Guest blog: using a multi-pronged approach to treating acne
Advanced Nutrition Programme brand manager Lorraine Peretta discusses the importance of both topical and nutritional treatment for acne
Problematic or acne-prone skin is probably the most difficult skin condition for beauty therapists to address.
With four out of five people between the ages of twelve and twenty-five suffering from breakouts, it is the most commonly suffered skin condition. Therapists are now reporting that more and more menopausal women are seeking a solution too.
However, treating a condition with so many contributing factors has presented a big challenge to the beauty industry. At a basic level there are some key mechanisms underlying the acne process. They include excess sebum combined with hyperkeratinisation, plus there is a bacteria component. This can result in blocked pores, a breeding ground for bacteria causing pain, inflammation, swelling and scarring.
Several factors contribute to acne including hormones, heredity, adverse reaction to medicines and environmental factors such as pollution and humidity. Research suggests that there are various lifestyle factors such as stress, poor diet leading to nutrient deficiencies, and reactions to some foods.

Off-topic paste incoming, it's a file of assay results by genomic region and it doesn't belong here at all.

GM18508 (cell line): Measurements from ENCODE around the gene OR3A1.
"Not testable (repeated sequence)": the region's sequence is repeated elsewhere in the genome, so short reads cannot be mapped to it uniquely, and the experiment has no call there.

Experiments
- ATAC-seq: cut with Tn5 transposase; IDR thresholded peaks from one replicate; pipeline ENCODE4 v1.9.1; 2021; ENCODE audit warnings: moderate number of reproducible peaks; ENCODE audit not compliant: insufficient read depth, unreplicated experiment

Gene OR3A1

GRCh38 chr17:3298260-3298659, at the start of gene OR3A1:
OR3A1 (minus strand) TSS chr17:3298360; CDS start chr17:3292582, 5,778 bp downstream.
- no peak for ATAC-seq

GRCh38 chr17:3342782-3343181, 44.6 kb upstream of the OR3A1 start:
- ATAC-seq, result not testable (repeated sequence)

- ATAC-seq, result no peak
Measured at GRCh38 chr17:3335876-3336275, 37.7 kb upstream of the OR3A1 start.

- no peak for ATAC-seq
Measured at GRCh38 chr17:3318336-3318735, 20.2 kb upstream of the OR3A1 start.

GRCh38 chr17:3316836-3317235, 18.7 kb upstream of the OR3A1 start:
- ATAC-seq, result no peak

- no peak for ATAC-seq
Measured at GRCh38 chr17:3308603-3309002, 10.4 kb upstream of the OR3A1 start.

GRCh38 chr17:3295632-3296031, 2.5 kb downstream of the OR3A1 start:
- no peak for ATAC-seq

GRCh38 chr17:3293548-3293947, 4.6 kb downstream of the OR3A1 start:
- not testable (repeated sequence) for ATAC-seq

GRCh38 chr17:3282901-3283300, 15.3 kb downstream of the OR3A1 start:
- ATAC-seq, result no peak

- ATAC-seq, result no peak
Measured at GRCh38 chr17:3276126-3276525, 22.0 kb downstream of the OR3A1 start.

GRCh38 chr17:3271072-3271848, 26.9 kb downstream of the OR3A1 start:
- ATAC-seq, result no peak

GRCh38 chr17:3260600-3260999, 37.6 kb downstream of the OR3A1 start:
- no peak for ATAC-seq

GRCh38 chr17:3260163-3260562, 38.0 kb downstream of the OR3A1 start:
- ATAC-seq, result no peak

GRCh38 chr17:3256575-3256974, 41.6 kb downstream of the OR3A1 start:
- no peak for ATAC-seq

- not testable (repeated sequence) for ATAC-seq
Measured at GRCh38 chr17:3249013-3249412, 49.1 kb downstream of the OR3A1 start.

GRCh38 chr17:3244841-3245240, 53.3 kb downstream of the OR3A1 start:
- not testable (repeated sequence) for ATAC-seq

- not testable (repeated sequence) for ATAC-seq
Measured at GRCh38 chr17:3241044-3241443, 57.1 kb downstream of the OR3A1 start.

More thought provoking is the fact that recent research from The British Skin Foundation showed that up to 85% of people will suffer from acne at some point in their lives and not exclusively during those younger years.
The effects of suffering from problematic skin go deeper than the surface, with 95% of sufferers reporting a dip in self-confidence, unfair treatment in the workplace, unfair treatment by staff while in education and even physical and verbal abuse by members of the public.
There is also a worrying trend towards acne-sufferers being more likely to become victims of bullying and, as a result, to self-harm. In fact, 14% report that they have at times felt suicidal.
So, what is the answer? I will explore the topic in more detail during my seminar at the Professional Beauty Show in London later this month. Topical treatments are the beauty therapists’ main method for addressing problem skin. However, when we look at the contributing factors we see that many of them are internal, such as hormones and diet.
This is why we see effective treatments coming from the medical field including Roaccutane, antibiotics and the contraceptive pill, because these work from the inside. Now the Advanced Nutrition Programme offers beauty therapists the opportunity to address problem skin with non-medical intervention from the inside. In short, to change skin and change lives.
Peretta will be talking about this subject in greater detail in her talk “From teenage breakouts to menopausal acne: the inside out approach” on Sunday, February 26, at 1pm, as part of the Nutrition programme taking place at Professional Beauty London. Book your seminar place here for only £5 per session.
Register for your free ticket to the show here.